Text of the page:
Many municipalities, park districts, and nonprofit organizations have begun monitoring nonmotorized traffic on multiuse trails as the need for information about the use of facilities has grown and relatively low-cost sensors for automated monitoring have become available. As they have gained experience, they have begun to move from site-specific monitoring on individual trails to a more comprehensive monitoring of trail networks. This case study review compares strategies developed by 10 organizations for monitoring traffic on multiuse trails, including local, multicounty, statewide, and multistate trail networks. The focus is on approaches to the design of monitoring networks, particularly the rationales or objectives for monitoring and the selection of monitoring sites. It is shown that jurisdictions are following principles of monitoring established by FHWA and that the design of monitoring networks is evolving to meet new challenges, including monitoring large-scale networks. Relevant outcomes and implications for practice are summarized. The researchers concluded that FHWA guidelines can be adapted to many circumstances and can increase information for decision making. Trail monitoring is informing decisions related to facility planning, investment, and safety.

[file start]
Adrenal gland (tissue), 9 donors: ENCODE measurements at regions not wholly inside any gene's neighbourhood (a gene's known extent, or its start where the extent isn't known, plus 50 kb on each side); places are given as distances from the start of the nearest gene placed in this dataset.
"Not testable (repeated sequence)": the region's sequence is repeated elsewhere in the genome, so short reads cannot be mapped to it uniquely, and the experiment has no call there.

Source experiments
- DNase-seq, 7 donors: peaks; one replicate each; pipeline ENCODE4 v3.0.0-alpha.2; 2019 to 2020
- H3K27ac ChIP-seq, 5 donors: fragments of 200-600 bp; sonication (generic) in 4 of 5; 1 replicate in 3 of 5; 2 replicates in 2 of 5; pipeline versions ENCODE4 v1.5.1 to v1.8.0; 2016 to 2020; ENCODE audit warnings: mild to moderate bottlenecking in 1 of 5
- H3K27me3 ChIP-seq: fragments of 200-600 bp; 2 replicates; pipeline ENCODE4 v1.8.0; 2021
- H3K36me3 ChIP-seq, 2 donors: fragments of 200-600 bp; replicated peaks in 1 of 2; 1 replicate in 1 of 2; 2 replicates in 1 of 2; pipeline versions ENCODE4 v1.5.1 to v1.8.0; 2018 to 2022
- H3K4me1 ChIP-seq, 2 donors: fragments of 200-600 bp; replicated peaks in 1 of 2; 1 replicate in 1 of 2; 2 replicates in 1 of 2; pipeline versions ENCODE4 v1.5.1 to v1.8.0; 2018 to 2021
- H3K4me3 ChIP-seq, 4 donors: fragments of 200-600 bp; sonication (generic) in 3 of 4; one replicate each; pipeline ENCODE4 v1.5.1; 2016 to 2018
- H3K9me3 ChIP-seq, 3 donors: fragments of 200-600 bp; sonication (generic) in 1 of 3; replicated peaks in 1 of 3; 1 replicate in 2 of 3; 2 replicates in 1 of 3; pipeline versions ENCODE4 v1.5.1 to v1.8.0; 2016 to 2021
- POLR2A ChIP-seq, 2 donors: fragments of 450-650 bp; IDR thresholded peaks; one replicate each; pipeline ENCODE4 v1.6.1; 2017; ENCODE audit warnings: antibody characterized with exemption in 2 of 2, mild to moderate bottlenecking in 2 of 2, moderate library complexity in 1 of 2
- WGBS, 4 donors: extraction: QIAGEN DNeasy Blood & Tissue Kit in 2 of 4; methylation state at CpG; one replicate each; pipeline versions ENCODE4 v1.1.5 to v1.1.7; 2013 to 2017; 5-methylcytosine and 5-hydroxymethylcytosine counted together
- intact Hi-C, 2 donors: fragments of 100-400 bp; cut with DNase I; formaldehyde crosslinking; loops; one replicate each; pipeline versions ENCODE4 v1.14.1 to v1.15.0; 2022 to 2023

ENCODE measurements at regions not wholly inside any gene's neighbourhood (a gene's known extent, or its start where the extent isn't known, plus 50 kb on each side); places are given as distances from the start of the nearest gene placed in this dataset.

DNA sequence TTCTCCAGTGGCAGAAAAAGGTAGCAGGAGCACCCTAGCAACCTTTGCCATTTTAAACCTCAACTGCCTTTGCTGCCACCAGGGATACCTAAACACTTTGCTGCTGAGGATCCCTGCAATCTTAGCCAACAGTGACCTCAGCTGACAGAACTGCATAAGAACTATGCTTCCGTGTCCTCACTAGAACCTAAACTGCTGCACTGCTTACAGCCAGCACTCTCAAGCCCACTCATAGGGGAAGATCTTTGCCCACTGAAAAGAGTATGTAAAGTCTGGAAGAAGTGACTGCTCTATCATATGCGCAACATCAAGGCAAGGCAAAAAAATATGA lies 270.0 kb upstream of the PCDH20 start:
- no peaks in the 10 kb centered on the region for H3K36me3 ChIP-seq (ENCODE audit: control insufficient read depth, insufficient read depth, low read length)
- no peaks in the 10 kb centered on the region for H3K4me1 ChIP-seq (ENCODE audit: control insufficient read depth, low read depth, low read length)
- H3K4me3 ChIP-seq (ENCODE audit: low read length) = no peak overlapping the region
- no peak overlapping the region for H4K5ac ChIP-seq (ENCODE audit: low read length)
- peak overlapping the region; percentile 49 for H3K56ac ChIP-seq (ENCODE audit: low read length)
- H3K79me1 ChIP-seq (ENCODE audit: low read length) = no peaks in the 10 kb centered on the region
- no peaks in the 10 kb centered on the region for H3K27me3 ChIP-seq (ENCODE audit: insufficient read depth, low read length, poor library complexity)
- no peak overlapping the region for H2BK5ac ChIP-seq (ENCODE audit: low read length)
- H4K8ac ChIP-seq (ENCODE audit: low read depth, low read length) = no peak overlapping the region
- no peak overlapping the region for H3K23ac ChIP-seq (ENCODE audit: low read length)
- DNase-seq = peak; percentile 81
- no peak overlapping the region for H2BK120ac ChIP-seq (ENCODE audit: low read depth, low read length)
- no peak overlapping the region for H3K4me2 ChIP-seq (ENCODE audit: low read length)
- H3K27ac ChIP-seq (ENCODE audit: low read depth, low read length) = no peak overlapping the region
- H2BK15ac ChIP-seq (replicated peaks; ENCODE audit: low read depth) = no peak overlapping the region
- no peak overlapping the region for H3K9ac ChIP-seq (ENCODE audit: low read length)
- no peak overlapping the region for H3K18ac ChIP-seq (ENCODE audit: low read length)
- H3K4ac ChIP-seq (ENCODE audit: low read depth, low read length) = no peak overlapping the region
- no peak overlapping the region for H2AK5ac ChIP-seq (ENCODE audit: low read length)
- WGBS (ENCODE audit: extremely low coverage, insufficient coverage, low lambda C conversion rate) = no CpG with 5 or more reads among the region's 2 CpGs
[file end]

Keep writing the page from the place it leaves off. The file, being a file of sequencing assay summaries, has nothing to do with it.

Bibliographical noteFunding Information:
Arrowhead Regional Development Commission planners are using monitoring results to support grant applications and to prioritize segments for funding. The commission replicated the monitoring in 2016.